The race started out well, and I enjoyed the faster pace with 3,000 feet less of altitude. Roswell is at 3300. I stayed just behind the lead pack of one other woman and four men. I was lagging a bit behind them at the turn around, but no one was behind me for some at least 20-30 seconds. Then I hear a guy say 14:00, I look down at my watch and see the 2 mile line, then “POP” almost like the sound of a tire blow out, but inside my body. The snap reverberates though me and I screamed “fuck” unbelievably loud, then follow it with another 4 “fuck, fuck, fuck, fuck.” I have to admit I took a certain pleasure in my drunken sailor foul language. I rarely hear people swear out here and  coursing is just part of the daily language in NYC. I knew immediately  I broke my foot. I have done it twice before. The finish was one mile away, so I decide to cry, to sob and walk my way back. I thought crying might be kind of enjoyable, I was so stressed out from training, overtraining, over mental stress, that I just needed to let go. Everyone passed me, but I figured I would cross the finish and go to the ER. My other breaks I did not go to the doctor for a couple of days, they did not hurt nearly so much, and yes, both happened during a run and I walked home. About a 1/2 mile from the finish a walker not associated with our group, tried to cheer me on, “you can do it, you are almost there” “Yes, and I can still hobble over there and smash your face in” Stage two-anger. I was happy when I saw Michelle coming to scoop me me. I crossed the finished line and walked to the truck.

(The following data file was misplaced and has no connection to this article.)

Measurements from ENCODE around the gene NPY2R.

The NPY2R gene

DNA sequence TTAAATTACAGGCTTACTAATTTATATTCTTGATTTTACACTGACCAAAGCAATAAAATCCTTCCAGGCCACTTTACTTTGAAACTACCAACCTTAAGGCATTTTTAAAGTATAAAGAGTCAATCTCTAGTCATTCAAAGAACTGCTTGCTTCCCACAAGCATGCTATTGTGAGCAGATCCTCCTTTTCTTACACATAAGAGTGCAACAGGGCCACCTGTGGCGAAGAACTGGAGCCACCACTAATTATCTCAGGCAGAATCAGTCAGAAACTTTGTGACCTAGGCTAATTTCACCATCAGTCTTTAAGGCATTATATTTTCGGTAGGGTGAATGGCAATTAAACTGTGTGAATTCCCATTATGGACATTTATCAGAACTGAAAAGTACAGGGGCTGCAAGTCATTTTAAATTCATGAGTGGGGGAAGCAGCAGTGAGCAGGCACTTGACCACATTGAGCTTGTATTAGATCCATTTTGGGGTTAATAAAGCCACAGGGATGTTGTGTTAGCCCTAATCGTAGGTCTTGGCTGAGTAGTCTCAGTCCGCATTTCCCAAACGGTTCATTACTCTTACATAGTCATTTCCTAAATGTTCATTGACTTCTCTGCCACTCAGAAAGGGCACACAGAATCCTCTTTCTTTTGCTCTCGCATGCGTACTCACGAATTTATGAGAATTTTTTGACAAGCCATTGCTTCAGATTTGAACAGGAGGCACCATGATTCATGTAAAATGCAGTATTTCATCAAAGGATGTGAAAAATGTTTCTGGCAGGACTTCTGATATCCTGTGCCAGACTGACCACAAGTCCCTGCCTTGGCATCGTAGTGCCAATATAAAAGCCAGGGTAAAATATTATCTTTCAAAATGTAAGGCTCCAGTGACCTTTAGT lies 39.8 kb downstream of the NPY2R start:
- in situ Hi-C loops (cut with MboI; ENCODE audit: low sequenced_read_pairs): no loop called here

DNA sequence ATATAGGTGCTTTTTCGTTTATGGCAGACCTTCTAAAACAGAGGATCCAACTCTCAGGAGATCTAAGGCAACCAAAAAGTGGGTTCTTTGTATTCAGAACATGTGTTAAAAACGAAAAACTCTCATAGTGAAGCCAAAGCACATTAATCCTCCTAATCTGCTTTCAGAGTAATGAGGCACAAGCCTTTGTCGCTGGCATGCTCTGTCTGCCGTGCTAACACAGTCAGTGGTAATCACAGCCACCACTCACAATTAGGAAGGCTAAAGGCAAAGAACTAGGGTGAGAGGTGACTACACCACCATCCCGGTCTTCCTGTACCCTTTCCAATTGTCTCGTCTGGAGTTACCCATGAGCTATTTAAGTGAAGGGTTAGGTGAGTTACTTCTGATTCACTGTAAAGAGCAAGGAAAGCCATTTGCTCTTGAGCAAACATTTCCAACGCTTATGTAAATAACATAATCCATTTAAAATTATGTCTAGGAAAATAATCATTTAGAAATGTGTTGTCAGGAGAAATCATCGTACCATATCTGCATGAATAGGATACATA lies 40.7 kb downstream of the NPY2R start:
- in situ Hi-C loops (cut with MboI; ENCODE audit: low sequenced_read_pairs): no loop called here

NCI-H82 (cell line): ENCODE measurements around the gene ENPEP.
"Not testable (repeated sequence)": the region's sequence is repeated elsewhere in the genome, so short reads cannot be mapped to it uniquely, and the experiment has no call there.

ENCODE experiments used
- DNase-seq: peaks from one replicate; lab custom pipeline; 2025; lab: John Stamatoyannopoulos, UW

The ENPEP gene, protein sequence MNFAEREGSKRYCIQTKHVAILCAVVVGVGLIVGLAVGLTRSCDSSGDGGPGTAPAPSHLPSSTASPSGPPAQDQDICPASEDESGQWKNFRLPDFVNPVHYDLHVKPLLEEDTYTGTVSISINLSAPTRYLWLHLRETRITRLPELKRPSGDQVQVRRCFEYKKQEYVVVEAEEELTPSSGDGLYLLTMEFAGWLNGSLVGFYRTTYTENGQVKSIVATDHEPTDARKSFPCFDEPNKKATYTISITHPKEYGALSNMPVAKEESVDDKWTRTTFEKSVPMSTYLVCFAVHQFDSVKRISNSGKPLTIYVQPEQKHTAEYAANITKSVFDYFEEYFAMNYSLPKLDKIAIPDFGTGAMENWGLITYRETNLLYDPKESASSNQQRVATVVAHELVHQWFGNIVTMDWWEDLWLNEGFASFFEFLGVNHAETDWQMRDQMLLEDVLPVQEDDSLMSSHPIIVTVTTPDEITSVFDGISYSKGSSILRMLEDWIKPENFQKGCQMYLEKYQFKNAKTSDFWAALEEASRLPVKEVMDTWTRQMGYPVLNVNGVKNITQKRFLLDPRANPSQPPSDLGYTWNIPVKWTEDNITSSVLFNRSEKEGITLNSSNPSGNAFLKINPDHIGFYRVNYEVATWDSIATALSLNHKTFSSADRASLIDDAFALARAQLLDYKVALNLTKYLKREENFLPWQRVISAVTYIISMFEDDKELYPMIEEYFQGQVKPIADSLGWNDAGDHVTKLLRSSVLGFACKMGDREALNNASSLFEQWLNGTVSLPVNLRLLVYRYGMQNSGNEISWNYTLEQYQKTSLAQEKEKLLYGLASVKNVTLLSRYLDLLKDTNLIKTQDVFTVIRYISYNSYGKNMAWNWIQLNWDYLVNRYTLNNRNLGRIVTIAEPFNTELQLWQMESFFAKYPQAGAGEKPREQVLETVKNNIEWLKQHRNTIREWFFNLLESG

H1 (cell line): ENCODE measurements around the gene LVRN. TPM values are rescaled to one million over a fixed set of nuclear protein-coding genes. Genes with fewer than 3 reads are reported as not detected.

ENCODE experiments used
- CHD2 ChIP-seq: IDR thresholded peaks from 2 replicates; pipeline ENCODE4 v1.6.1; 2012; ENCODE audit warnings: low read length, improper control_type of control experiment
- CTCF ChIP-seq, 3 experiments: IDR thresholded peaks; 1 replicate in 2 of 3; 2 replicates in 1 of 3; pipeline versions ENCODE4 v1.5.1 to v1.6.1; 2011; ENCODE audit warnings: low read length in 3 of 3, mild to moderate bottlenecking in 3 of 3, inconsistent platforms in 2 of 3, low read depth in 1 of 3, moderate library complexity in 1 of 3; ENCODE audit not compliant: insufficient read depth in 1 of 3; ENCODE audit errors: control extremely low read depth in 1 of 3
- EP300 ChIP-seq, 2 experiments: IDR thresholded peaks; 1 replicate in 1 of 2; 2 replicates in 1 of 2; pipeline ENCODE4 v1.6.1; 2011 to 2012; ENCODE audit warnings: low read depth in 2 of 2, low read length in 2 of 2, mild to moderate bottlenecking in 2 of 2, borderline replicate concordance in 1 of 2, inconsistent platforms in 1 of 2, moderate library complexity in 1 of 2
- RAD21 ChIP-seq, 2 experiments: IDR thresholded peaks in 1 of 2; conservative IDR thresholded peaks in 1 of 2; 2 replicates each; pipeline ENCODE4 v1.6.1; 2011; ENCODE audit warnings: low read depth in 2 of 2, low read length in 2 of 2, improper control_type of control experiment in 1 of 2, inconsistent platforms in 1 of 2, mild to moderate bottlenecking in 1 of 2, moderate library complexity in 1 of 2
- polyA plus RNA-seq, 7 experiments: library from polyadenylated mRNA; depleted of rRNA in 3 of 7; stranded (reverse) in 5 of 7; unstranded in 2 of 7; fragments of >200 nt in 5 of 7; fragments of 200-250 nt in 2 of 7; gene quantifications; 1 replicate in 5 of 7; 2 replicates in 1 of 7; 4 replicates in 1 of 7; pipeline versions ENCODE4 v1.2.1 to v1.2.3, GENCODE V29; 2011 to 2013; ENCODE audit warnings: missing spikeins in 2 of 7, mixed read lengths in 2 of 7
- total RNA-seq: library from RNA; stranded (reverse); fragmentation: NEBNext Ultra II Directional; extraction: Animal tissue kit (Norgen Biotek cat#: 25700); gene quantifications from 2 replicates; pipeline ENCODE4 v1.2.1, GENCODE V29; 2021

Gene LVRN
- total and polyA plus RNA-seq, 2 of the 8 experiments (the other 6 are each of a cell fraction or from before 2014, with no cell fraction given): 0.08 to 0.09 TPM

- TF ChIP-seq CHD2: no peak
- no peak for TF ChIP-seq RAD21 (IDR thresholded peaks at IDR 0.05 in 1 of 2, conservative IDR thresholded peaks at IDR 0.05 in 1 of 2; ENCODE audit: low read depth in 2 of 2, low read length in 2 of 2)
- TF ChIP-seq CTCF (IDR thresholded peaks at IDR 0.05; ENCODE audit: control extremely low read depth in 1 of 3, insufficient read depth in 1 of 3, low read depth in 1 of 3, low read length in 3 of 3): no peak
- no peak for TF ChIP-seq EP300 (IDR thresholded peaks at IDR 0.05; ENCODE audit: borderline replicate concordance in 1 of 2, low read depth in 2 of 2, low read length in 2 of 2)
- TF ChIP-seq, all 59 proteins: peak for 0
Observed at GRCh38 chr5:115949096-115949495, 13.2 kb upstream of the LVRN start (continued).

Tom drove us to the hospital. I thought I broke my fifth metatarsal until I took off my shoe. I told the ER I broke a foot bone, when  I palpated it (they never touched my foot) and told the doc, “nope I broke the fourth, right here.” I could see he did not believe me. He said, “well it might be a hairline fracture or a pulled tendon, I will look at the x-ray which might not show it for a couple of weeks if it is small.” He comes back, you fractured it. HA! Told ya.